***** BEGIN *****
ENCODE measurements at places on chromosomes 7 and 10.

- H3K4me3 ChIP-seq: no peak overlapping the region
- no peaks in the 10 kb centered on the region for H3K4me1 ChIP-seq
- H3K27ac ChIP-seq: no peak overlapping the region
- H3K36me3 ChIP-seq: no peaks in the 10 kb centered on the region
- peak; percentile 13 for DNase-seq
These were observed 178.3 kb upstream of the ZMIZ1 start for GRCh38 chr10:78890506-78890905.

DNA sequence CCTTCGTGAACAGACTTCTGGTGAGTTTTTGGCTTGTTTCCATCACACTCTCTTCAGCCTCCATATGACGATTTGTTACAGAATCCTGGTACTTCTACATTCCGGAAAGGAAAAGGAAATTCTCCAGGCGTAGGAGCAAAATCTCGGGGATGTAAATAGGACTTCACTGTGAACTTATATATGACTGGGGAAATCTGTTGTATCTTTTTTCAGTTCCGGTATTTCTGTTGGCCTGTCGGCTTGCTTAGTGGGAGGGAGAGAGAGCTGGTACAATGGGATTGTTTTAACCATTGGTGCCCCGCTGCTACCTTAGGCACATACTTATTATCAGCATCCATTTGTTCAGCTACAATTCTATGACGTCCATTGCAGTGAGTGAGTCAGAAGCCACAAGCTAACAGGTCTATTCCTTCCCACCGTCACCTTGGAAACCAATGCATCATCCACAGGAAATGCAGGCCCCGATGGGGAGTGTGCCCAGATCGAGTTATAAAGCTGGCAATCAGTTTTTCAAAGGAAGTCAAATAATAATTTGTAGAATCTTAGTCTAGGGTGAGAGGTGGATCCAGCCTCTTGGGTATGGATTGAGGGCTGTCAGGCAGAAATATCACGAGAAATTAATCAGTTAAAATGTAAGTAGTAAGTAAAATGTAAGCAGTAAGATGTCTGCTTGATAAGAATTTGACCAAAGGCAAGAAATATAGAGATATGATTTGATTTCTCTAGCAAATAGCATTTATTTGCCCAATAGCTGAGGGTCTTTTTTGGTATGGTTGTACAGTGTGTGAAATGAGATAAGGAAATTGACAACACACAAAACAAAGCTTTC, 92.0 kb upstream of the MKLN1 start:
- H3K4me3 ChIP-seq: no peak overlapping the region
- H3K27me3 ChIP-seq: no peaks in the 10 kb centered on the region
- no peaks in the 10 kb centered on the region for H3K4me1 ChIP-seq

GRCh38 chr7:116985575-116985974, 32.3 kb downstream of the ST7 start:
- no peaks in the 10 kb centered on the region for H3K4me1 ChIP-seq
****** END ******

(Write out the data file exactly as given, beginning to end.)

ENCODE measurements at places on chromosomes 7 and 10.

- H3K4me3 ChIP-seq: no peak overlapping the region
- no peaks in the 10 kb centered on the region for H3K4me1 ChIP-seq
- H3K27ac ChIP-seq: no peak overlapping the region
- H3K36me3 ChIP-seq: no peaks in the 10 kb centered on the region
- peak; percentile 13 for DNase-seq
These were observed 178.3 kb upstream of the ZMIZ1 start for GRCh38 chr10:78890506-78890905.

DNA sequence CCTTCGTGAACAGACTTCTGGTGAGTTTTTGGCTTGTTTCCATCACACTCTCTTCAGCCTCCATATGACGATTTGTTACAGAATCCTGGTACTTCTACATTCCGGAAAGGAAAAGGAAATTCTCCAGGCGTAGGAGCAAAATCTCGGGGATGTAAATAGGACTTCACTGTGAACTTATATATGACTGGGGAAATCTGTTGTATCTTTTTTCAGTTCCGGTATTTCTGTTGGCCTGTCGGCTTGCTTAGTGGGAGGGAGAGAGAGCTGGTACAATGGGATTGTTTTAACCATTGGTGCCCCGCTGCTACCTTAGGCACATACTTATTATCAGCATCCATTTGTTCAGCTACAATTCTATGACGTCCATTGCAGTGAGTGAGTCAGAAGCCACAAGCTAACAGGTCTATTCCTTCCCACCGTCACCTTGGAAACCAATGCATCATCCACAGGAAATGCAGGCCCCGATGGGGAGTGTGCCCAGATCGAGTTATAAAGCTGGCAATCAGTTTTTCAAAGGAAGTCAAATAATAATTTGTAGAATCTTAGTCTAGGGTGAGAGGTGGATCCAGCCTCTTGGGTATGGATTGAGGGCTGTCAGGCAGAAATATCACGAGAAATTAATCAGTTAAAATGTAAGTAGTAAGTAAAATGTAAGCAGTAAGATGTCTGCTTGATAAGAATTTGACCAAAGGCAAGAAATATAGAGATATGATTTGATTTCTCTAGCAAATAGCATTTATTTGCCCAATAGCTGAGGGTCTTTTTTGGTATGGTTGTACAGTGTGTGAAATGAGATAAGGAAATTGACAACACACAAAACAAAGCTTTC, 92.0 kb upstream of the MKLN1 start:
- H3K4me3 ChIP-seq: no peak overlapping the region
- H3K27me3 ChIP-seq: no peaks in the 10 kb centered on the region
- no peaks in the 10 kb centered on the region for H3K4me1 ChIP-seq

GRCh38 chr7:116985575-116985974, 32.3 kb downstream of the ST7 start:
- no peaks in the 10 kb centered on the region for H3K4me1 ChIP-seq